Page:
Written and Narrated by
Robert Prentice, J.D.
Business, Government & Society Department
McCombs School of Business
The University of Texas at Austin
People tend to believe that they have good moral character, and are therefore confident that they will make good choices when they face moral issues.
But Cynthia Cooper, who was the whistleblower in a gigantic financial fraud, wrote: “People don’t wake up one day and say, ‘Today is the day I think I’ll start my life of crime.’ Instead, it’s often a slippery slope; we slowly lose our ethical footing one step at a time.” This psychological influence is what behavioral ethicists call “incrementalism.”
Research shows that most multi-million-dollar financial frauds started with people fudging fairly small numbers. Over time, those numbers grew larger. As an executive in the Enron scandal said (quote): “You did it once, it smelled bad. You did it again, it didn’t smell bad.” This is how incrementalism works.
Incrementalism also happens in the world of sports. In 2006, U.S.C. running back Reggie Bush lost the National Championship game, but he won the Heisman Trophy that year. Later, the NCAA learned that Bush had been taking bribes from a sports agent while still in college. The bribery probably started small, maybe when he accepted a limo ride from the sports agent to the Heisman Trophy ceremony the year before. But things tend to escalate. When you’ve taken one thing, taking something a little more valuable the next time doesn’t seem so bad. Ultimately, Bush and his family accepted $300,000 or more in cash and gifts. Bush had to forfeit the Heisman Trophy and U.S.C was severely punished by the NCAA.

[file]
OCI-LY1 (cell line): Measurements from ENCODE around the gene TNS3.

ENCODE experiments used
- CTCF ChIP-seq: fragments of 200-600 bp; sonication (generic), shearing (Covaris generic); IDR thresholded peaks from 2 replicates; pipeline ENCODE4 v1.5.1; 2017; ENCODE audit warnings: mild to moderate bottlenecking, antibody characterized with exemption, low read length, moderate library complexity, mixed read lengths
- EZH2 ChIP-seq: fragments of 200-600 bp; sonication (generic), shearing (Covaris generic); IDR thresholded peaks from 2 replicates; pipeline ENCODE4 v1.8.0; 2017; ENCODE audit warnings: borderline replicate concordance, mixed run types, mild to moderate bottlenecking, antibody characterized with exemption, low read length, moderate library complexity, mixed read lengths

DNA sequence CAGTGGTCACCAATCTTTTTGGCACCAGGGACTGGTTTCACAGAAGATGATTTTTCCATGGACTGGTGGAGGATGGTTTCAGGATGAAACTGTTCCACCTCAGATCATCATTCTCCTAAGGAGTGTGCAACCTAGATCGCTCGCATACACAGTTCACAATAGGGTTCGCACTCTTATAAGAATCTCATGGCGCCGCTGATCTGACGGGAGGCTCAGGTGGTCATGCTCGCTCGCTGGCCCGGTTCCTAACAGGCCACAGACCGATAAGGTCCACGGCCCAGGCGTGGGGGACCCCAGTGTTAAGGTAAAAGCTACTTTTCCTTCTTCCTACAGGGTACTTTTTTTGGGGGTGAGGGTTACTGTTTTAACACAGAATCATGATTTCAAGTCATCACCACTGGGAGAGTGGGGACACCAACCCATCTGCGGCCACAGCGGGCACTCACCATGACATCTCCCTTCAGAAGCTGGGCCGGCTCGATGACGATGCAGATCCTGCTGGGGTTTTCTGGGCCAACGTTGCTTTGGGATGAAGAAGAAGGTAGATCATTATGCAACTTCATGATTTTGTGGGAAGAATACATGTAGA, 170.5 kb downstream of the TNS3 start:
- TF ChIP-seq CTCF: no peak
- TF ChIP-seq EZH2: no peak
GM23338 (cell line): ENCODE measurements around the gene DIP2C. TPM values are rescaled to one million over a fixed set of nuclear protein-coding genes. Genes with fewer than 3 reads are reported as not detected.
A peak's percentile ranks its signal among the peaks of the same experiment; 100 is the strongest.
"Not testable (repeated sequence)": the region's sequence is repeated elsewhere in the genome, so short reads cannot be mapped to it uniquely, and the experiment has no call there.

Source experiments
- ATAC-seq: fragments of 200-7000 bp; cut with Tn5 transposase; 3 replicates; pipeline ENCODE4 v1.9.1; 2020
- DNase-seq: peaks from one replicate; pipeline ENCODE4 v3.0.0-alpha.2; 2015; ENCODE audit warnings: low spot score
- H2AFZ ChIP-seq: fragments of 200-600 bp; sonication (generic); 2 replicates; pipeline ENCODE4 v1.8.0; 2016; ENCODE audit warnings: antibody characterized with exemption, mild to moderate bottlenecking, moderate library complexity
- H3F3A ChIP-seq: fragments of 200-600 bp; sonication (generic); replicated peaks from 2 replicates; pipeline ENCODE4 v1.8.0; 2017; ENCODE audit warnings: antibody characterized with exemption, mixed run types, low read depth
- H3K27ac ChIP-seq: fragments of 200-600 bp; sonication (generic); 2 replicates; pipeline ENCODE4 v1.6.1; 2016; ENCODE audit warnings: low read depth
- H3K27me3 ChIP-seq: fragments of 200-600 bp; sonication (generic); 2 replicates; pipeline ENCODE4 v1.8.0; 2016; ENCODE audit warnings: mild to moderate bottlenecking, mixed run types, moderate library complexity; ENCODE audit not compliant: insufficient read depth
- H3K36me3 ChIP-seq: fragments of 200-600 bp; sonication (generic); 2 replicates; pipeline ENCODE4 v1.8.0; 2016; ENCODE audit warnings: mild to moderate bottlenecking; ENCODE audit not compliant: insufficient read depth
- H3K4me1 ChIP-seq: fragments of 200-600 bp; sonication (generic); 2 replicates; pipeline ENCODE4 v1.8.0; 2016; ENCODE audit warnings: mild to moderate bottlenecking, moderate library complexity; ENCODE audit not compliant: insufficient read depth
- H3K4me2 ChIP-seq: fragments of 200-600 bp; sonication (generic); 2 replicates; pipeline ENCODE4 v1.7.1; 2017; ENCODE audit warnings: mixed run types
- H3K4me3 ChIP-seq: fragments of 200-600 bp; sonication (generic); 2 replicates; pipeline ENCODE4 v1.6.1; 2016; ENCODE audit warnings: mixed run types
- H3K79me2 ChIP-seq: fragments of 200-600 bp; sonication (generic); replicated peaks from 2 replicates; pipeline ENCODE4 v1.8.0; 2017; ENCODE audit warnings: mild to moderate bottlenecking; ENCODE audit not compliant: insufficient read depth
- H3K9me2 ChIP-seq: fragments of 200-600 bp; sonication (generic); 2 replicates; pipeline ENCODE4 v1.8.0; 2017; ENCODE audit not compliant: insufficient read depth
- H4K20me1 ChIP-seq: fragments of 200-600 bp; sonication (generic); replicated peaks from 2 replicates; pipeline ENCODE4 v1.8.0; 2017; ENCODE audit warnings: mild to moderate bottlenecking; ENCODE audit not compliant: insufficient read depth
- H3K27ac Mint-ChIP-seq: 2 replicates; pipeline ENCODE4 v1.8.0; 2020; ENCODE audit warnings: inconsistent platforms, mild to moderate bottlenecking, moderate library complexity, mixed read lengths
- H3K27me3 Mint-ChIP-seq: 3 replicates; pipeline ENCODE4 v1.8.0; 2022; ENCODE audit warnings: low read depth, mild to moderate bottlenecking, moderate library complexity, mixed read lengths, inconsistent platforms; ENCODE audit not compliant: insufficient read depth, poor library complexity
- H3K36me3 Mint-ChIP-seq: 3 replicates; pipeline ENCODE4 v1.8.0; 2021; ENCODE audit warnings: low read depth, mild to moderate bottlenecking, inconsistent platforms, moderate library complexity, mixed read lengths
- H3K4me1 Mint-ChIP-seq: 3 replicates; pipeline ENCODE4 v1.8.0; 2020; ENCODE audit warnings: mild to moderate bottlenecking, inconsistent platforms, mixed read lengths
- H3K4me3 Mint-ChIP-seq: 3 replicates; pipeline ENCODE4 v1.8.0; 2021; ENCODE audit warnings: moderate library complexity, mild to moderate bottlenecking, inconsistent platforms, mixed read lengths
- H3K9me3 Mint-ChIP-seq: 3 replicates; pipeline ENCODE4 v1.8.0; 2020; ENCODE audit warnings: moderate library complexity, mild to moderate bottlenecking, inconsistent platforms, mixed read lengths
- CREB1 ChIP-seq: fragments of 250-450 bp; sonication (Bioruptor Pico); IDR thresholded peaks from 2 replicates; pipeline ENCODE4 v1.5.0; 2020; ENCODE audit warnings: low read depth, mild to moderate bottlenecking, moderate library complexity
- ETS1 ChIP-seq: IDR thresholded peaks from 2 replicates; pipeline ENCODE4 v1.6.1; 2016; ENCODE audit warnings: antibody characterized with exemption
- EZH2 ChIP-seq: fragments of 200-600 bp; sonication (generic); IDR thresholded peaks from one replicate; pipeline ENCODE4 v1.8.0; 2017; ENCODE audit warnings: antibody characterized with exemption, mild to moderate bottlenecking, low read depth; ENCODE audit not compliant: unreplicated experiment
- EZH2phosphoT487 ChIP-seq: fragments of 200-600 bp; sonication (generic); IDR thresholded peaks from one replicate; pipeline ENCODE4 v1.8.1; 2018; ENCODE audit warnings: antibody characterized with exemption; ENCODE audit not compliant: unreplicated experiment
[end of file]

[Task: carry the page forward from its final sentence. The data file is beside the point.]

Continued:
Clayton Christensen became a famous professor at Harvard Business School. When he was in college, Christensen helped his British university’s basketball team reach the national championship contest. The game was scheduled for a Sunday, and Christensen refused to play. To play a game on Sunday would violate his Mormon faith. When the coach urged Christensen to make an exception just this one time, he refused. Christensen knew that if he did something he felt to be wrong one time, it would be easier to make an excuse the next time temptation appeared.
The way we can stop from sliding down the slippery slope is to do the right thing every time, as challenging as that may be. As Professor Christensen knew, given the influence of incrementalism, it’s easier to do the right thing one hundred percent of the time than it is to do it ninety-eight percent of the time.